Friday, January 18, 2008

Don't be fooled by false precision

In the latest New Yorker, James Surowiecki writes about the trouble with gaging the health of the economy only through the two sets of employment figures reported by the government each month. His point is that even though these monthly estimates are well constructed and reasonable, commentators tend to focus on the false precision of the jobs number and ignore the margin or error and other sampling techniques that are also part of the estimate. Unfortunately this problem is not limited to the chattering classes, who can be expected to get basic statistics wrong for whatever reasons. False precision is everywhere, including in fields where people should know better.

Donald Shoup has written about how false precision harms public policy. Here is his abstract:

Transportation engineers and urban planners often
report uncertain estimates as precise numbers, and
unwarranted trust in the accuracy of these precise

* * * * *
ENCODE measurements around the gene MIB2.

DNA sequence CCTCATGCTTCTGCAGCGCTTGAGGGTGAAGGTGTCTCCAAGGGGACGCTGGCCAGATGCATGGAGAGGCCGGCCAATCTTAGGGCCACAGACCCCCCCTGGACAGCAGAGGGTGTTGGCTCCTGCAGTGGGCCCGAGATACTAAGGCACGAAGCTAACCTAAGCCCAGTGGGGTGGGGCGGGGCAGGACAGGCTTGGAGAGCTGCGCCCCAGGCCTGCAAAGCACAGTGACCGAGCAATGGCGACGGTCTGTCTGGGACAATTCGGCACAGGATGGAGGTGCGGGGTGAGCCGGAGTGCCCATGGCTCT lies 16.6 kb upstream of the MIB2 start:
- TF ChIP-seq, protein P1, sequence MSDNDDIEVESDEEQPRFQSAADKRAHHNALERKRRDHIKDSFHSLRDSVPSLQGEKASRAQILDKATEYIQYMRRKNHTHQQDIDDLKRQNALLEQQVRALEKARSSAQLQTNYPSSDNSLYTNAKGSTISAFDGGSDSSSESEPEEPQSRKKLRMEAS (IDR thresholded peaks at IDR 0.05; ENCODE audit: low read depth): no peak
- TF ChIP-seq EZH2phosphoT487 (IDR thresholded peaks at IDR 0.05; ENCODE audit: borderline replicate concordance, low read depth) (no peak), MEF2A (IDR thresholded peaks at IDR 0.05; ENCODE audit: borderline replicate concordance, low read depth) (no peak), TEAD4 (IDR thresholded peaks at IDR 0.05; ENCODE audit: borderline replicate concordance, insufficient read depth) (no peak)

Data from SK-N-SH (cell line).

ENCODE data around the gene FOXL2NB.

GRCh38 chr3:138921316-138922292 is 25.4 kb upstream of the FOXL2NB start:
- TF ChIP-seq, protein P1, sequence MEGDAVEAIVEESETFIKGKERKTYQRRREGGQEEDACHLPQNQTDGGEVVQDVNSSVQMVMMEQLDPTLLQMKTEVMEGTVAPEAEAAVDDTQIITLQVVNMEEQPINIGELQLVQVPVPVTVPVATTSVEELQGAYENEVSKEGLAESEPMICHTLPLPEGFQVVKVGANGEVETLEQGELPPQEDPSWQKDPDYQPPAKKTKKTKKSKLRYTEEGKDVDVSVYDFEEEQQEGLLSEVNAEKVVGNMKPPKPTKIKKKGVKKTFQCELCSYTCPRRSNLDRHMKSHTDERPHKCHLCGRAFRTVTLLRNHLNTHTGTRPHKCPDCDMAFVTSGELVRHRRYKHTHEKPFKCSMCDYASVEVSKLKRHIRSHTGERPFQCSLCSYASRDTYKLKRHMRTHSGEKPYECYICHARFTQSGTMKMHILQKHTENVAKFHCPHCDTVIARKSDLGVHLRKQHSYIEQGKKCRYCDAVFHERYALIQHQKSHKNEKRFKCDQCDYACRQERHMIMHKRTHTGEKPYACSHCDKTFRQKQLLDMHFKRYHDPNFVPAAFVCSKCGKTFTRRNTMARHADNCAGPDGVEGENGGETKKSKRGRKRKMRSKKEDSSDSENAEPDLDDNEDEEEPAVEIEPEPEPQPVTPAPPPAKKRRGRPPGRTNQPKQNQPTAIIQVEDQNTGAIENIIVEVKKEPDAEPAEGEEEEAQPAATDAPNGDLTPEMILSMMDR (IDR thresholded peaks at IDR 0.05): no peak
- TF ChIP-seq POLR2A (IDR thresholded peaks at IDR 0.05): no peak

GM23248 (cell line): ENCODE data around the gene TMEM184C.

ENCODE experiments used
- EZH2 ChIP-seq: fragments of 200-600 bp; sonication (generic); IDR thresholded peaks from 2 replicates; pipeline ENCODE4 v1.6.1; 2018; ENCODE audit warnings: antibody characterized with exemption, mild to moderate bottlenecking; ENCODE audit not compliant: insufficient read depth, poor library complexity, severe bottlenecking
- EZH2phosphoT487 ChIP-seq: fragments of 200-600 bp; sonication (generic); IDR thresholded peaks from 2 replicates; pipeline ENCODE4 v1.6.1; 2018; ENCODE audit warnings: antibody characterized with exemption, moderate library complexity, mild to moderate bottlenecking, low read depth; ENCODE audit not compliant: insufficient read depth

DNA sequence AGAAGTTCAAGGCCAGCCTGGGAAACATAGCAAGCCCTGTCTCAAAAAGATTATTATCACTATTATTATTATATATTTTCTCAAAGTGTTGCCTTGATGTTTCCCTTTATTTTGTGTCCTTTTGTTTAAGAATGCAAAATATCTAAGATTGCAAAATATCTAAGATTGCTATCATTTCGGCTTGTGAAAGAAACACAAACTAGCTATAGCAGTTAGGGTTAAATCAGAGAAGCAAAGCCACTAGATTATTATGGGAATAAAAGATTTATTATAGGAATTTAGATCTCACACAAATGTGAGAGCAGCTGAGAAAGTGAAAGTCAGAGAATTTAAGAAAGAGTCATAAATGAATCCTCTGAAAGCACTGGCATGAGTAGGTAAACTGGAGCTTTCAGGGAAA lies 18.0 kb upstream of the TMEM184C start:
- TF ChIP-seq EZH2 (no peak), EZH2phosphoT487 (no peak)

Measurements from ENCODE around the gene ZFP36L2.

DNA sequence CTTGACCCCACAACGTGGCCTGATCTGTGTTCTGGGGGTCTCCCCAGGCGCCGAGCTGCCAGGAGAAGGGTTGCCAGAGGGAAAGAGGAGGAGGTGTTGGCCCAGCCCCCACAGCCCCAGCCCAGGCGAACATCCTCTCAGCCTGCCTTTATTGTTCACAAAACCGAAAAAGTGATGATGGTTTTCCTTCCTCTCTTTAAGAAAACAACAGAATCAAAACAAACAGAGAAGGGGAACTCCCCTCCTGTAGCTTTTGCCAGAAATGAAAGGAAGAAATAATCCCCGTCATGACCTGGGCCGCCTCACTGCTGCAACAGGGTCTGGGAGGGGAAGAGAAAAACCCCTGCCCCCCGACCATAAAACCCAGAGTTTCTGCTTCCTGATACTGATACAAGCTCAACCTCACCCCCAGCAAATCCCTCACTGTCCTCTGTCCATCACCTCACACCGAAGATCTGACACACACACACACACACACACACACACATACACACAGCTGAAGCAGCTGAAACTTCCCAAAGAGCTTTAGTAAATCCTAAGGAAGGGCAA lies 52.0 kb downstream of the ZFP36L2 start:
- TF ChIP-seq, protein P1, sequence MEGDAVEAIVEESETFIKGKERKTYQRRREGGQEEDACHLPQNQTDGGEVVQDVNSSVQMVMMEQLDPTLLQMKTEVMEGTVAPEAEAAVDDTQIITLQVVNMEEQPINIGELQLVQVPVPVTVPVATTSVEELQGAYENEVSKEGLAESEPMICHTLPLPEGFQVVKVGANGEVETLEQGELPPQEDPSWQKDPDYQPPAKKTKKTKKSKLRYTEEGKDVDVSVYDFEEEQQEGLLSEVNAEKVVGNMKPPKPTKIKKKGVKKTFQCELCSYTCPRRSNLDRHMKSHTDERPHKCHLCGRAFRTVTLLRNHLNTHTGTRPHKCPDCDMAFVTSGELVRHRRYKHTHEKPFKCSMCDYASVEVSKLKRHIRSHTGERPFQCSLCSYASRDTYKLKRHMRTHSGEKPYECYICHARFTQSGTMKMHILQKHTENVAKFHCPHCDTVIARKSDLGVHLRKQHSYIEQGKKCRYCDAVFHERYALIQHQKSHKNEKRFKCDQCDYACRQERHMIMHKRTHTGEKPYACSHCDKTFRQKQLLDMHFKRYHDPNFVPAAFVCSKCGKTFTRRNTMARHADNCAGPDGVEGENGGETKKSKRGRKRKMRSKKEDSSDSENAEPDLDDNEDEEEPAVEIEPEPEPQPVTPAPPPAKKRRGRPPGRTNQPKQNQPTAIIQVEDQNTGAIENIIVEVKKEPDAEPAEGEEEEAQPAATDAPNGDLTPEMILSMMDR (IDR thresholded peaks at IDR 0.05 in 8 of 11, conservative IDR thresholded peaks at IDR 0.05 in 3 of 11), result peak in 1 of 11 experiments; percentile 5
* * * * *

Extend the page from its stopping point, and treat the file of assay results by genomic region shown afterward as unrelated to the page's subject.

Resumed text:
numbers can lead to bad transportation and landuse
policies. This paper presents data on parking
and trip generation rates to illustrate the misuse of
precise numbers to report statistically insignificant
estimates. Beyond the problem of statistical insignificance,
parking and trip generation rates typically
report the parking demand and vehicle trips
observed at suburban sites with ample free parking
and no public transit. When decisionmakers use
these parking and trip generation rates for city planning,
they create a city where everyone drives to
their destinations and parks free when they get

In his research he looked at transportation planning and argues that is is better to be roughly right than precisely wrong. I think this holds for employment statistics and financial markets as well.

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